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Scottish Government officials accused of planning cull of 300,000 beef cattle

Scottish Government officials have been accused of blocking proposals to help the beef sector reduce its emissions.
Scottish Government officials have been accused of blocking proposals to help the beef sector reduce its emissions.

A leading Scottish farmer has accused Scottish Government officials of blocking proposals to help the beef sector reduce its emissions and instead proposing a mass cull of cattle.

Jim Walker – a former NFU Scotland president who co-chaired the Scottish Government’s suckler beef climate group – said the proposals developed by the group were being held up by civil servants despite Fergus Ewing, Rural Economy Secretary at the time, instructing officials to implement them.

Mr Walker accused civil servants of pushing an “anti-meat agenda” and said he had been told they were proposing a cull of 300,000 beef cattle from a national herd of 1.2 million cattle as a solution to reducing emissions from the sector.

“We actually designed a scheme [for the beef sector] and it was ready to go at the beginning of March, but Scottish Government officials refused to sign it off,” said Mr Walker.

“The truth is there’s a group of people inside government at official level who are interested in one thing, and one thing only, and that’s less red meat and less dairy in the diet and they will cut [livestock] numbers to meet Scottish climate change targets without any care to the rural economy.”

Jim Walker.

He added: “They have been given ministerial instructions and simply refused to implement them. It’s unbelievable.”

The current NFU Scotland president, Martin Kennedy, condemned any proposals to reduce livestock numbers in Scotland.

He said: “It would be a disastrous decision, wholly unacceptable to our industry, were any option put forward by Scottish Government that involved cutting cow numbers by 300,000 as a solution to tackle climate change.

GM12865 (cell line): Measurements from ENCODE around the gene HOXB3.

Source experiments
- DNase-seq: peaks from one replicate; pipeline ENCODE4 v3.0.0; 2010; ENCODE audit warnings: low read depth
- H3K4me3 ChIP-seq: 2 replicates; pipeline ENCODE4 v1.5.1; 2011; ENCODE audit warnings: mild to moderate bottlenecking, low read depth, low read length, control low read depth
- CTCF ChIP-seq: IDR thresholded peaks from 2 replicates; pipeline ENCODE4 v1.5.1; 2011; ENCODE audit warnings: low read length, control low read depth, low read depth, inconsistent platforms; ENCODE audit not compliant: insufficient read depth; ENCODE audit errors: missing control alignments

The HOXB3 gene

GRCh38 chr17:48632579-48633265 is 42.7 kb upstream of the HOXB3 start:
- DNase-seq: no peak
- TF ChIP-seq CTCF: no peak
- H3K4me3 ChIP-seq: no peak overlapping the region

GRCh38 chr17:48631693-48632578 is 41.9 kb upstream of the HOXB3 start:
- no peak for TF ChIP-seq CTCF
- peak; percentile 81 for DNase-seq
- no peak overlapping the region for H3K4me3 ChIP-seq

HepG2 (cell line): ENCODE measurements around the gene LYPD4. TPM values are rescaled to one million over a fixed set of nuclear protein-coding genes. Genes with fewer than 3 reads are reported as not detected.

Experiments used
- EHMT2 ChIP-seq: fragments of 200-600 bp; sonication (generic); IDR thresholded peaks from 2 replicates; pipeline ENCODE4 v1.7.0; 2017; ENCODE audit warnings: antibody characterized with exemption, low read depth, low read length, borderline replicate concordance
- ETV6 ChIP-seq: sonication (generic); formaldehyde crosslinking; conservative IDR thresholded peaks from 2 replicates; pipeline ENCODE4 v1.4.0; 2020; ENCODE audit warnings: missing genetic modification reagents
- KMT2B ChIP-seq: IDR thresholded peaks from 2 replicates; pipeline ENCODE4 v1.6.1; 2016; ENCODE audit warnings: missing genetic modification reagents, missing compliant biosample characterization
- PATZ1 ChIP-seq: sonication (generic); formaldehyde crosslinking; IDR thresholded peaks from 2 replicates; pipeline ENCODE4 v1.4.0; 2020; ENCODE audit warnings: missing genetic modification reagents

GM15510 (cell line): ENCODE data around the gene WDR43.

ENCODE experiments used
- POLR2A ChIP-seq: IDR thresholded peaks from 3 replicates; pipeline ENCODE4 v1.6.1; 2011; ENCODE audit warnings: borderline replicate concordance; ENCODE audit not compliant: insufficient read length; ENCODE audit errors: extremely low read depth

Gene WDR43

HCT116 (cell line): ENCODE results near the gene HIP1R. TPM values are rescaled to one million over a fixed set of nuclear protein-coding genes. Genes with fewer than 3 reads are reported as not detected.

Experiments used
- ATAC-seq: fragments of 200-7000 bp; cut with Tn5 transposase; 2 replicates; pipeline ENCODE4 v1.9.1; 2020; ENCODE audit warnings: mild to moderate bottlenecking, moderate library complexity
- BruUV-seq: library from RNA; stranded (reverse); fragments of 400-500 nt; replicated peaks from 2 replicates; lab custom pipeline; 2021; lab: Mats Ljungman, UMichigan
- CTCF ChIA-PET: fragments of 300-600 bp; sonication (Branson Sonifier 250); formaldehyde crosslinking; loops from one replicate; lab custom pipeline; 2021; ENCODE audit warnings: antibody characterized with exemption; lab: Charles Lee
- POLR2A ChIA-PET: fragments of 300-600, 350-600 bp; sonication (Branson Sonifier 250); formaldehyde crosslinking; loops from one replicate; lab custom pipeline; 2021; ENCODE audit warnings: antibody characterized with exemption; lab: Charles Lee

“That lack of vision, ambition and understanding would be a complete disaster from a livestock point of view, and have a massive knock-on impact on our cereal sector given the volumes of grain grown for feed. The interdependency between agricultural sectors in Scotland should never be underestimated.”

A Scottish Government spokesman said Mr Walker’s claims were “without foundation” and his group’s proposals were not yet at a stage where assurance could be given for them to go ahead.

He said: “The Scottish Government has been clear that it will work with the farming sector to achieve the reduction in greenhouse gas emissions as set out in the Climate Change Plan Update including the required reduction from agriculture, which was agreed by the Scottish Cabinet and laid before the Scottish Parliament.”

He said the Scottish Government was currently analysing the reports from farmer-led groups, and any decisions on next steps were a matter for future Government Ministers.

The spokesman added: “Civil servants have acted properly throughout this process, entirely in keeping with their obligation under the civil service code.”

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